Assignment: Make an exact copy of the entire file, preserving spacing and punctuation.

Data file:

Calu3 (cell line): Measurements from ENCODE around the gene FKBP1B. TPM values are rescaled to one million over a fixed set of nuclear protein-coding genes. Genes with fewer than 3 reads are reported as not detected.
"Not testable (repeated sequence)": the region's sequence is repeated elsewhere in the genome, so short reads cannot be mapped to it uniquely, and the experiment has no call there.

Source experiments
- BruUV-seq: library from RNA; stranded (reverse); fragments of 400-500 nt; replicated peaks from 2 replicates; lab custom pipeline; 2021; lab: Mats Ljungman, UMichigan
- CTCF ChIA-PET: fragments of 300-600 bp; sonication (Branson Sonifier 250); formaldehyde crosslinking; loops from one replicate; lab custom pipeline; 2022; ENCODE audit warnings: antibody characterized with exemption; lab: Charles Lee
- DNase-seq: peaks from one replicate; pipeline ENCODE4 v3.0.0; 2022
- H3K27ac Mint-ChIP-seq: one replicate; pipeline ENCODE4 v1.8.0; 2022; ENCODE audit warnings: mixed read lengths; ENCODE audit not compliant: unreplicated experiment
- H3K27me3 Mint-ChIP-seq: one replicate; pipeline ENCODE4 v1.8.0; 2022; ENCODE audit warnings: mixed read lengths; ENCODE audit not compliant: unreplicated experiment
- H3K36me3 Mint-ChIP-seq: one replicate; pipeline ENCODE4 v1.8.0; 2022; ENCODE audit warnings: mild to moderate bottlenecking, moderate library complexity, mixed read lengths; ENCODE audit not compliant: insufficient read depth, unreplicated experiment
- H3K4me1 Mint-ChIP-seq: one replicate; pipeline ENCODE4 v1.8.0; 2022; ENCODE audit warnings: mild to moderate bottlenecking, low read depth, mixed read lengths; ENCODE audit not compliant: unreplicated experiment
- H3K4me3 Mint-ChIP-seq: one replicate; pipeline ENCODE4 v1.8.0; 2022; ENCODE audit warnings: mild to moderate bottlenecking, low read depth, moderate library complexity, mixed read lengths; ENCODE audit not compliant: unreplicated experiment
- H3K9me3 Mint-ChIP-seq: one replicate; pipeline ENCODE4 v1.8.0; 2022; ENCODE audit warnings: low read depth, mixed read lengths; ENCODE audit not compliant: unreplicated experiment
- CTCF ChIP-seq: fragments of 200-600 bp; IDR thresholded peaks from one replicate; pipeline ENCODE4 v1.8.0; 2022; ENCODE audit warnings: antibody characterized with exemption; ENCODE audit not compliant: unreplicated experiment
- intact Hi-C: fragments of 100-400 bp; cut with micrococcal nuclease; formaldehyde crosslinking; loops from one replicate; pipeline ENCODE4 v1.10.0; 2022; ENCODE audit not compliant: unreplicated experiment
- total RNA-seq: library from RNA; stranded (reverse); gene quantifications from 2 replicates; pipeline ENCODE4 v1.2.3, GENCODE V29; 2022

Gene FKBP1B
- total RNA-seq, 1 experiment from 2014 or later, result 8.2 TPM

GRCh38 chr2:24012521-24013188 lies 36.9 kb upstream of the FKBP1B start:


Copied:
Calu3 (cell line): Measurements from ENCODE around the gene FKBP1B. TPM values are rescaled to one million over a fixed set of nuclear protein-coding genes. Genes with fewer than 3 reads are reported as not detected.
"Not testable (repeated sequence)": the region's sequence is repeated elsewhere in the genome, so short reads cannot be mapped to it uniquely, and the experiment has no call there.

Source experiments
- BruUV-seq: library from RNA; stranded (reverse); fragments of 400-500 nt; replicated peaks from 2 replicates; lab custom pipeline; 2021; lab: Mats Ljungman, UMichigan
- CTCF ChIA-PET: fragments of 300-600 bp; sonication (Branson Sonifier 250); formaldehyde crosslinking; loops from one replicate; lab custom pipeline; 2022; ENCODE audit warnings: antibody characterized with exemption; lab: Charles Lee
- DNase-seq: peaks from one replicate; pipeline ENCODE4 v3.0.0; 2022
- H3K27ac Mint-ChIP-seq: one replicate; pipeline ENCODE4 v1.8.0; 2022; ENCODE audit warnings: mixed read lengths; ENCODE audit not compliant: unreplicated experiment
- H3K27me3 Mint-ChIP-seq: one replicate; pipeline ENCODE4 v1.8.0; 2022; ENCODE audit warnings: mixed read lengths; ENCODE audit not compliant: unreplicated experiment
- H3K36me3 Mint-ChIP-seq: one replicate; pipeline ENCODE4 v1.8.0; 2022; ENCODE audit warnings: mild to moderate bottlenecking, moderate library complexity, mixed read lengths; ENCODE audit not compliant: insufficient read depth, unreplicated experiment
- H3K4me1 Mint-ChIP-seq: one replicate; pipeline ENCODE4 v1.8.0; 2022; ENCODE audit warnings: mild to moderate bottlenecking, low read depth, mixed read lengths; ENCODE audit not compliant: unreplicated experiment
- H3K4me3 Mint-ChIP-seq: one replicate; pipeline ENCODE4 v1.8.0; 2022; ENCODE audit warnings: mild to moderate bottlenecking, low read depth, moderate library complexity, mixed read lengths; ENCODE audit not compliant: unreplicated experiment
- H3K9me3 Mint-ChIP-seq: one replicate; pipeline ENCODE4 v1.8.0; 2022; ENCODE audit warnings: low read depth, mixed read lengths; ENCODE audit not compliant: unreplicated experiment
- CTCF ChIP-seq: fragments of 200-600 bp; IDR thresholded peaks from one replicate; pipeline ENCODE4 v1.8.0; 2022; ENCODE audit warnings: antibody characterized with exemption; ENCODE audit not compliant: unreplicated experiment
- intact Hi-C: fragments of 100-400 bp; cut with micrococcal nuclease; formaldehyde crosslinking; loops from one replicate; pipeline ENCODE4 v1.10.0; 2022; ENCODE audit not compliant: unreplicated experiment
- total RNA-seq: library from RNA; stranded (reverse); gene quantifications from 2 replicates; pipeline ENCODE4 v1.2.3, GENCODE V29; 2022

Gene FKBP1B
- total RNA-seq, 1 experiment from 2014 or later, result 8.2 TPM

GRCh38 chr2:24012521-24013188 lies 36.9 kb upstream of the FKBP1B start: